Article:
Endoscopy in Barrett's esophagus. Surveillance during reflux management and new advances in the diagnosis and early detection of dysplasia

Jihad el Khoury, Anand V Sahai
Chest Surgery Clinics of North America 2002, 12 (1): 47-58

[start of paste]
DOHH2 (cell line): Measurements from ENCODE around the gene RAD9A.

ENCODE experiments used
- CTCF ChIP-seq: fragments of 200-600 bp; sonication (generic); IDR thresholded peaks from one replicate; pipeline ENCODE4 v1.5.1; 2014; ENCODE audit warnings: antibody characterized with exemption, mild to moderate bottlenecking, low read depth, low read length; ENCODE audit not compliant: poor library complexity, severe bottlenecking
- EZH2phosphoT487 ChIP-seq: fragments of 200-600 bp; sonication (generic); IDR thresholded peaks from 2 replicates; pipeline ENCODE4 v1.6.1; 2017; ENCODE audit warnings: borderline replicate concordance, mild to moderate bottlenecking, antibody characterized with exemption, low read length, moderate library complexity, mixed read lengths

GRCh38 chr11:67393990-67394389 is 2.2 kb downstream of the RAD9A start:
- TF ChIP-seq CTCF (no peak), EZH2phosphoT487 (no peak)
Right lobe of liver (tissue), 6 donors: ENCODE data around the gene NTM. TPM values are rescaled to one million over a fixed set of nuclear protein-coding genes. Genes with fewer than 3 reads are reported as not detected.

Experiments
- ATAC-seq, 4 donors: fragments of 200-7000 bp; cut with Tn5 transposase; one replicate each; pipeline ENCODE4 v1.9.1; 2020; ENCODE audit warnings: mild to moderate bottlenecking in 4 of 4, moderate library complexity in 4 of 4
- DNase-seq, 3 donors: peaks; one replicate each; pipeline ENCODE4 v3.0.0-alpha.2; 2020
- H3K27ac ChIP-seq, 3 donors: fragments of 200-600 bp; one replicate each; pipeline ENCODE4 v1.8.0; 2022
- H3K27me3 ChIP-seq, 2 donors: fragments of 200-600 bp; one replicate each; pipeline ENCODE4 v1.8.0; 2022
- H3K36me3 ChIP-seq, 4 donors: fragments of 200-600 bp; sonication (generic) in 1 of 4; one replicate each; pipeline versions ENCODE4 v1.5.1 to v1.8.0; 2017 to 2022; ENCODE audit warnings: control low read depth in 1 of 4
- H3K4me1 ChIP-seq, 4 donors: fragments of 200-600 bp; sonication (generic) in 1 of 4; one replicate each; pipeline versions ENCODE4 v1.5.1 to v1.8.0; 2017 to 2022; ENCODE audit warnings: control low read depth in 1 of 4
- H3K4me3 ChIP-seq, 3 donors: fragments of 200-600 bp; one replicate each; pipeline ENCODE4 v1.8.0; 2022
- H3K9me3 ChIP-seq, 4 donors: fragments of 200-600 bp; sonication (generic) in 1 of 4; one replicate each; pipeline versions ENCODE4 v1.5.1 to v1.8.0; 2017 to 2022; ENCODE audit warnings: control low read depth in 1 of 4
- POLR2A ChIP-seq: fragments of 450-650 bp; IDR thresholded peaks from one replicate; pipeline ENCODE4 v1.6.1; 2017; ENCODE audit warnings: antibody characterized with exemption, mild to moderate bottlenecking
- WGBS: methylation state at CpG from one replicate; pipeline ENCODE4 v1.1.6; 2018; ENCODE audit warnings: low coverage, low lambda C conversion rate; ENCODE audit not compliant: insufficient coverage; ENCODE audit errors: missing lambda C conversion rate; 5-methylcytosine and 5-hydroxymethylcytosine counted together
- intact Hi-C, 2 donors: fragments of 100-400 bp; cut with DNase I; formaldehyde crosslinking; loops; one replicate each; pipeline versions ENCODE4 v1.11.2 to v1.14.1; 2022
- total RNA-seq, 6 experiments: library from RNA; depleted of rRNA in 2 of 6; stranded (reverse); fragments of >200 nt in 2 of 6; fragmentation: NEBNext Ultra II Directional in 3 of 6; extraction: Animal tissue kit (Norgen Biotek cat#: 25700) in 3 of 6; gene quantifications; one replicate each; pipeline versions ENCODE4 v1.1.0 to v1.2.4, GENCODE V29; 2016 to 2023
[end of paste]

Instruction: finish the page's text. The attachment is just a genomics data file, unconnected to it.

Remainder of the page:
Given the alarming rise in the incidence of esophageal cancer and the fact that Barrett's esophagus is clearly a precursor to this disease, effective surveillance is desirable. Endoscopic surveillance is recommended by major endoscopic and gastrointestinal societies based on the available data and hypothetic models suggest that the costs of endoscopic surveillance for Barrett's esophagus may be reasonable when compared with other commonly applied cancer screening strategies. Although, however, most implicated physicians agree that surveillance is warranted, recommended guidelines often are not followed. This occurrence may reflect the importance of some of the practical limitations inherent to carrying out intensive endoscopic biopsy protocols in large numbers of eligible patients. In an effort to improve the surveillance process, several new techniques have been tested and are in development. These techniques are aimed at facilitating the histologic sampling of larger areas of metaplastic epithelium, at better targeting sites more likely to harbor dysplasia and cancer, and at replacing endoscopic biopsies with nonhistologic tissue analysis. Although many of these newer techniques are promising, however, none are currently close to widespread clinical application. The current standard for surveillance remains the use of systematic endoscopic biopsies, with the frequency of surveillance endoscopies determined by the severity of any dysplastic changes that are found. Given the large number of patients that are likely to be eligible for screening and the current constraints in terms of physician availability and health-care resources, endoscopic biopsy will remain the cornerstone of Barrett's esophagus surveillance strategies unless newer alternatives are clearly advantageous in terms of accuracy, cost, availability, and ease of application. In the future, however, advances in techniques for minimally invasive ablation of Barrett's epithelium may make endoscopic surveillance obsolete altogether.

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